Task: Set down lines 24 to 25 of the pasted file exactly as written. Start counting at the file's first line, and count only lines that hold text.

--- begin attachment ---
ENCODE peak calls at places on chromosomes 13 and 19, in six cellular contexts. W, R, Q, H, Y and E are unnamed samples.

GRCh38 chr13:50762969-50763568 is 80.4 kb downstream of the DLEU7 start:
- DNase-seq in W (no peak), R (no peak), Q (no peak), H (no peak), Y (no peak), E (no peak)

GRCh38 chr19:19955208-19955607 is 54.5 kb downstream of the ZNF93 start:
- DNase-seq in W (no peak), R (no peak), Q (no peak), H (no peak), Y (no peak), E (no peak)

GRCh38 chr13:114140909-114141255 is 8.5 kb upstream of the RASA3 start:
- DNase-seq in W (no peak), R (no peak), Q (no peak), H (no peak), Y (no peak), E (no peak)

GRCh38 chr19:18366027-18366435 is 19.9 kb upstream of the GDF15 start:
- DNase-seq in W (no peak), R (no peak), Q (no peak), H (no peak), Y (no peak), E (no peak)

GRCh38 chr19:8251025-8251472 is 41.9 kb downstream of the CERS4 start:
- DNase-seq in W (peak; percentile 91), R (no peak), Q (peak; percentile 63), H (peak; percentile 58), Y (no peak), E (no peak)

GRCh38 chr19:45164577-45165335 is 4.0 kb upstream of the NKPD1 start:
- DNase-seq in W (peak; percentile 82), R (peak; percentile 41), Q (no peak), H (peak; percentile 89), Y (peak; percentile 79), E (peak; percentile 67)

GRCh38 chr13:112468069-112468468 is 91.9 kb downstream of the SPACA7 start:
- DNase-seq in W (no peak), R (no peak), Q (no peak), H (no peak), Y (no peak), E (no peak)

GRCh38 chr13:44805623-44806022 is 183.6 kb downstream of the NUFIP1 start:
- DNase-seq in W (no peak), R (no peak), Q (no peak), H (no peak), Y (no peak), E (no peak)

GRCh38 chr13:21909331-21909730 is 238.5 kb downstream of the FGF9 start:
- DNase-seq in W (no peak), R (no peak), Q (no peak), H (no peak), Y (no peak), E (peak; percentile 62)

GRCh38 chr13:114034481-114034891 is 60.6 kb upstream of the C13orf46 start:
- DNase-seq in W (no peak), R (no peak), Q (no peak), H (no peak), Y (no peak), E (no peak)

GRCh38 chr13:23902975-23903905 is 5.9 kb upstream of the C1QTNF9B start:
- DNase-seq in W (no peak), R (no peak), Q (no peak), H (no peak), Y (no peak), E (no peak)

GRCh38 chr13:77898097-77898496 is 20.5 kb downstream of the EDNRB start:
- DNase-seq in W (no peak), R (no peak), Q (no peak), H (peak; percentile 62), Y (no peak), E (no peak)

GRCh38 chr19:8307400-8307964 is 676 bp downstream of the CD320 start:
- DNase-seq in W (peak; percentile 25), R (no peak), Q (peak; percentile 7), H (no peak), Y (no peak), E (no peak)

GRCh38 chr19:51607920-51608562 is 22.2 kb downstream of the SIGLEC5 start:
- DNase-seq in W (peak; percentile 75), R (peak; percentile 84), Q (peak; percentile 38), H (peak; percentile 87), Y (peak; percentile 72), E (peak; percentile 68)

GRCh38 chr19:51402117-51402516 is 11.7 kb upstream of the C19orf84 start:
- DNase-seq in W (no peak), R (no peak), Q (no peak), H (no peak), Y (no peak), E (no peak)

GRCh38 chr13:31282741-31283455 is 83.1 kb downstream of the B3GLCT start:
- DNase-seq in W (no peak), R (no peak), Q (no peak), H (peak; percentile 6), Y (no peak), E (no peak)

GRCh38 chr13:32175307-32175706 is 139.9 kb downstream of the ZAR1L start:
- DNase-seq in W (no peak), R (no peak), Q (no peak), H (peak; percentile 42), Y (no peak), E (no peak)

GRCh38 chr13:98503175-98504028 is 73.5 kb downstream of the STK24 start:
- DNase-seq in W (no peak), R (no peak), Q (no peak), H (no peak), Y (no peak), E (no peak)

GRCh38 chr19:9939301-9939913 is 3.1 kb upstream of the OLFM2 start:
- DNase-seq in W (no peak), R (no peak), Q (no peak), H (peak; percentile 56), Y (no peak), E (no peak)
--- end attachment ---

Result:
GRCh38 chr13:77898097-77898496 is 20.5 kb downstream of the EDNRB start:
- DNase-seq in W (no peak), R (no peak), Q (no peak), H (peak; percentile 62), Y (no peak), E (no peak)